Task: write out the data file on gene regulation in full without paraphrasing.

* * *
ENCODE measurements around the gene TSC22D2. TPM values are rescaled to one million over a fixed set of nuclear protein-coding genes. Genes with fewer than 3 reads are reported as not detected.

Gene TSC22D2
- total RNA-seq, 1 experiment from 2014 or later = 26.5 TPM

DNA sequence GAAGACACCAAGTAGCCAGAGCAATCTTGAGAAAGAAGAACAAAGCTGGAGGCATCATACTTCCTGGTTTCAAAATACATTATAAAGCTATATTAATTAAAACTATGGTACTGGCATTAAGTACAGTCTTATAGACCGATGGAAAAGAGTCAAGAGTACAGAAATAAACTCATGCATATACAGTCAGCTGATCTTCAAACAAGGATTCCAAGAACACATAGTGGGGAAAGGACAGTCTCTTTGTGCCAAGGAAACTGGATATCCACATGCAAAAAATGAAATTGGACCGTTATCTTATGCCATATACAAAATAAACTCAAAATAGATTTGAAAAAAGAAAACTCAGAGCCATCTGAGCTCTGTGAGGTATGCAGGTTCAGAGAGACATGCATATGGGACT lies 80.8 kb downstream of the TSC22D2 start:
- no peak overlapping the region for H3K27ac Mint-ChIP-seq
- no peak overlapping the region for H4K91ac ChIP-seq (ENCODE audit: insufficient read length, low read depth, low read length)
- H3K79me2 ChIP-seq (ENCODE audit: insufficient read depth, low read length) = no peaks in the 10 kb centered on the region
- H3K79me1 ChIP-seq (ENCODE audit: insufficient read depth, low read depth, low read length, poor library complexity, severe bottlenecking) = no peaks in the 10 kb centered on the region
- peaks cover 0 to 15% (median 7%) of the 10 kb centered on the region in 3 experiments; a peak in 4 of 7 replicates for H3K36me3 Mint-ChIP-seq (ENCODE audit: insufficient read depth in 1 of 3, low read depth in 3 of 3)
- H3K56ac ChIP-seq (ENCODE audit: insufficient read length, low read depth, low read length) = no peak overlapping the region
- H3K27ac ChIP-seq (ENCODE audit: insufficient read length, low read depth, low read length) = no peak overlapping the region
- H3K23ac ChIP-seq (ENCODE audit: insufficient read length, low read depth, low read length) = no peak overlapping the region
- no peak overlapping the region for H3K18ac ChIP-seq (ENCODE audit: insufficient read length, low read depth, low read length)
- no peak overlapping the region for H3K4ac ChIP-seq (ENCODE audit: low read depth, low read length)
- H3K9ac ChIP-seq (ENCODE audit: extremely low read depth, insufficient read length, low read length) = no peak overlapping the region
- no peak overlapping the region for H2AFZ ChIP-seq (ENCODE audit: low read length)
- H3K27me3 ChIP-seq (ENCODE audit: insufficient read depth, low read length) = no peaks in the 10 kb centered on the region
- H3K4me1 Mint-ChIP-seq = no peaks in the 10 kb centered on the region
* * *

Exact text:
ENCODE measurements around the gene TSC22D2. TPM values are rescaled to one million over a fixed set of nuclear protein-coding genes. Genes with fewer than 3 reads are reported as not detected.

Gene TSC22D2
- total RNA-seq, 1 experiment from 2014 or later = 26.5 TPM

DNA sequence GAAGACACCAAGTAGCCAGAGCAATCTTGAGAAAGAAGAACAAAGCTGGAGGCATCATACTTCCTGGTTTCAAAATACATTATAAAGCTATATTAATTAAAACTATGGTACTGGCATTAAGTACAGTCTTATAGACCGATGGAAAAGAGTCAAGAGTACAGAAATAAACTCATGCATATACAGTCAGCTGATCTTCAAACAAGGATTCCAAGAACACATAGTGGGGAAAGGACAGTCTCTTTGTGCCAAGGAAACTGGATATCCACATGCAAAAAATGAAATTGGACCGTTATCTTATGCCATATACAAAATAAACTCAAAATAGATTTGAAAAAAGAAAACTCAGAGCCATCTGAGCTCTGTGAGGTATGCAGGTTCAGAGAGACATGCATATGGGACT lies 80.8 kb downstream of the TSC22D2 start:
- no peak overlapping the region for H3K27ac Mint-ChIP-seq
- no peak overlapping the region for H4K91ac ChIP-seq (ENCODE audit: insufficient read length, low read depth, low read length)
- H3K79me2 ChIP-seq (ENCODE audit: insufficient read depth, low read length) = no peaks in the 10 kb centered on the region
- H3K79me1 ChIP-seq (ENCODE audit: insufficient read depth, low read depth, low read length, poor library complexity, severe bottlenecking) = no peaks in the 10 kb centered on the region
- peaks cover 0 to 15% (median 7%) of the 10 kb centered on the region in 3 experiments; a peak in 4 of 7 replicates for H3K36me3 Mint-ChIP-seq (ENCODE audit: insufficient read depth in 1 of 3, low read depth in 3 of 3)
- H3K56ac ChIP-seq (ENCODE audit: insufficient read length, low read depth, low read length) = no peak overlapping the region
- H3K27ac ChIP-seq (ENCODE audit: insufficient read length, low read depth, low read length) = no peak overlapping the region
- H3K23ac ChIP-seq (ENCODE audit: insufficient read length, low read depth, low read length) = no peak overlapping the region
- no peak overlapping the region for H3K18ac ChIP-seq (ENCODE audit: insufficient read length, low read depth, low read length)
- no peak overlapping the region for H3K4ac ChIP-seq (ENCODE audit: low read depth, low read length)
- H3K9ac ChIP-seq (ENCODE audit: extremely low read depth, insufficient read length, low read length) = no peak overlapping the region
- no peak overlapping the region for H2AFZ ChIP-seq (ENCODE audit: low read length)
- H3K27me3 ChIP-seq (ENCODE audit: insufficient read depth, low read length) = no peaks in the 10 kb centered on the region
- H3K4me1 Mint-ChIP-seq = no peaks in the 10 kb centered on the region